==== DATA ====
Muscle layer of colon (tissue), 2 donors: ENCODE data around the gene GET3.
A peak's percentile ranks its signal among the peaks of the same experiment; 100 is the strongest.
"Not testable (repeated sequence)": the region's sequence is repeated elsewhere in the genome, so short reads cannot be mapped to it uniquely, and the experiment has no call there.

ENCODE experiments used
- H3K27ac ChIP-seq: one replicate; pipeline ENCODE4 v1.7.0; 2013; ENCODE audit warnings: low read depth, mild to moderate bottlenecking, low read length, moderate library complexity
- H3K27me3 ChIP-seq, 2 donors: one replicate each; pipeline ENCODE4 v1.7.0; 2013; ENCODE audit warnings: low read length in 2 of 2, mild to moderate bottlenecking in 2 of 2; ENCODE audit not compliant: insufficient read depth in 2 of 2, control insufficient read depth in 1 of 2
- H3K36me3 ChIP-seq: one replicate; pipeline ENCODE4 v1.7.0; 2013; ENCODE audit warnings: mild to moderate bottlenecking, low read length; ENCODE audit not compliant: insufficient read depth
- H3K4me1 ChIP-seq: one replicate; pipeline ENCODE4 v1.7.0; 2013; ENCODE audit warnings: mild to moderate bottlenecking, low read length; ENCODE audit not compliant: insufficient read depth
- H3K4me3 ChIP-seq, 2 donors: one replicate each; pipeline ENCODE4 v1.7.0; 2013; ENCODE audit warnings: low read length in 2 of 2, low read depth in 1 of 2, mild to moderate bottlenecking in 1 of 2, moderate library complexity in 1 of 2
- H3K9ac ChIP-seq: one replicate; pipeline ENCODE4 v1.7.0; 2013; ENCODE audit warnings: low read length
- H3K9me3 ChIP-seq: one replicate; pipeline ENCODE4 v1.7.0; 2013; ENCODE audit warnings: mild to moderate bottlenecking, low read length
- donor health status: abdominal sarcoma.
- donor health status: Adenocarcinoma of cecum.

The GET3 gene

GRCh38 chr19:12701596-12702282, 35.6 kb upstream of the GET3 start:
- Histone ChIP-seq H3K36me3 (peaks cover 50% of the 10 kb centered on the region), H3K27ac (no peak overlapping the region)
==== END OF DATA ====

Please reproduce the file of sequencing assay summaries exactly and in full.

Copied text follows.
Muscle layer of colon (tissue), 2 donors: ENCODE data around the gene GET3.
A peak's percentile ranks its signal among the peaks of the same experiment; 100 is the strongest.
"Not testable (repeated sequence)": the region's sequence is repeated elsewhere in the genome, so short reads cannot be mapped to it uniquely, and the experiment has no call there.

ENCODE experiments used
- H3K27ac ChIP-seq: one replicate; pipeline ENCODE4 v1.7.0; 2013; ENCODE audit warnings: low read depth, mild to moderate bottlenecking, low read length, moderate library complexity
- H3K27me3 ChIP-seq, 2 donors: one replicate each; pipeline ENCODE4 v1.7.0; 2013; ENCODE audit warnings: low read length in 2 of 2, mild to moderate bottlenecking in 2 of 2; ENCODE audit not compliant: insufficient read depth in 2 of 2, control insufficient read depth in 1 of 2
- H3K36me3 ChIP-seq: one replicate; pipeline ENCODE4 v1.7.0; 2013; ENCODE audit warnings: mild to moderate bottlenecking, low read length; ENCODE audit not compliant: insufficient read depth
- H3K4me1 ChIP-seq: one replicate; pipeline ENCODE4 v1.7.0; 2013; ENCODE audit warnings: mild to moderate bottlenecking, low read length; ENCODE audit not compliant: insufficient read depth
- H3K4me3 ChIP-seq, 2 donors: one replicate each; pipeline ENCODE4 v1.7.0; 2013; ENCODE audit warnings: low read length in 2 of 2, low read depth in 1 of 2, mild to moderate bottlenecking in 1 of 2, moderate library complexity in 1 of 2
- H3K9ac ChIP-seq: one replicate; pipeline ENCODE4 v1.7.0; 2013; ENCODE audit warnings: low read length
- H3K9me3 ChIP-seq: one replicate; pipeline ENCODE4 v1.7.0; 2013; ENCODE audit warnings: mild to moderate bottlenecking, low read length
- donor health status: abdominal sarcoma.
- donor health status: Adenocarcinoma of cecum.

The GET3 gene

GRCh38 chr19:12701596-12702282, 35.6 kb upstream of the GET3 start:
- Histone ChIP-seq H3K36me3 (peaks cover 50% of the 10 kb centered on the region), H3K27ac (no peak overlapping the region)